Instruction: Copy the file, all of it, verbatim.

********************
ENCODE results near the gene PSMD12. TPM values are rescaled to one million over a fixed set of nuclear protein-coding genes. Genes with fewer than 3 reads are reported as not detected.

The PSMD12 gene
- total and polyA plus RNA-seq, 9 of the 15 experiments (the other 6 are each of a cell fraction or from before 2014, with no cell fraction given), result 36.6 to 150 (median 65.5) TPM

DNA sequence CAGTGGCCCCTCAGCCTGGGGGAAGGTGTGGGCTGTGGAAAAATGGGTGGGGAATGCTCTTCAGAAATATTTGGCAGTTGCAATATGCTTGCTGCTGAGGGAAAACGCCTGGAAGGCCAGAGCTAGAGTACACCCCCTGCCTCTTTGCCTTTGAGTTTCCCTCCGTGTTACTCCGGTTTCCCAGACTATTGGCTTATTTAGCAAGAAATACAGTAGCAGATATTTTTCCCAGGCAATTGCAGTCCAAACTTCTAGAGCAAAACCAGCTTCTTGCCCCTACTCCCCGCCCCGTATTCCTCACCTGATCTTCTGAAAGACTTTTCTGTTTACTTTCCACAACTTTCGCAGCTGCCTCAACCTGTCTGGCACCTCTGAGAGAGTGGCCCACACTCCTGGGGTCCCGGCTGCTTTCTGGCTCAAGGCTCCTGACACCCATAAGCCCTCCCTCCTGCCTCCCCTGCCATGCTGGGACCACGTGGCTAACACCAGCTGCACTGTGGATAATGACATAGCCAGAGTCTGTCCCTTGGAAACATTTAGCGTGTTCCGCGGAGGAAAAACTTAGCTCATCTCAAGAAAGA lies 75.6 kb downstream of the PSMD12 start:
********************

ENCODE results near the gene PSMD12. TPM values are rescaled to one million over a fixed set of nuclear protein-coding genes. Genes with fewer than 3 reads are reported as not detected.

The PSMD12 gene
- total and polyA plus RNA-seq, 9 of the 15 experiments (the other 6 are each of a cell fraction or from before 2014, with no cell fraction given), result 36.6 to 150 (median 65.5) TPM

DNA sequence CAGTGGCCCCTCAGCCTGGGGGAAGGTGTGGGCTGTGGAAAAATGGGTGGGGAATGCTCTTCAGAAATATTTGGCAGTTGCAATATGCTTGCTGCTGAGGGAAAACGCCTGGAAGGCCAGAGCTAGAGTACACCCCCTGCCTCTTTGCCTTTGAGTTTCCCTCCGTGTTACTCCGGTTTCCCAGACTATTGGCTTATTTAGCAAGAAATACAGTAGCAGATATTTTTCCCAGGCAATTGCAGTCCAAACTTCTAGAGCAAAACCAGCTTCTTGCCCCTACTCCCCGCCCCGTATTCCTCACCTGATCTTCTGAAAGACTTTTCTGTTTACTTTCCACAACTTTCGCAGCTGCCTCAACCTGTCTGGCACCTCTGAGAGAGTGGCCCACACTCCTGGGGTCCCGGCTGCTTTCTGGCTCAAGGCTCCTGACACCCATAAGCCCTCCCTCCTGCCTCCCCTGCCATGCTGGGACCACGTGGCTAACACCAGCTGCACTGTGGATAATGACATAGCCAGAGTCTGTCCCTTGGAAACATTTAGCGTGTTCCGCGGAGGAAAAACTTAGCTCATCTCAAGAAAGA lies 75.6 kb downstream of the PSMD12 start: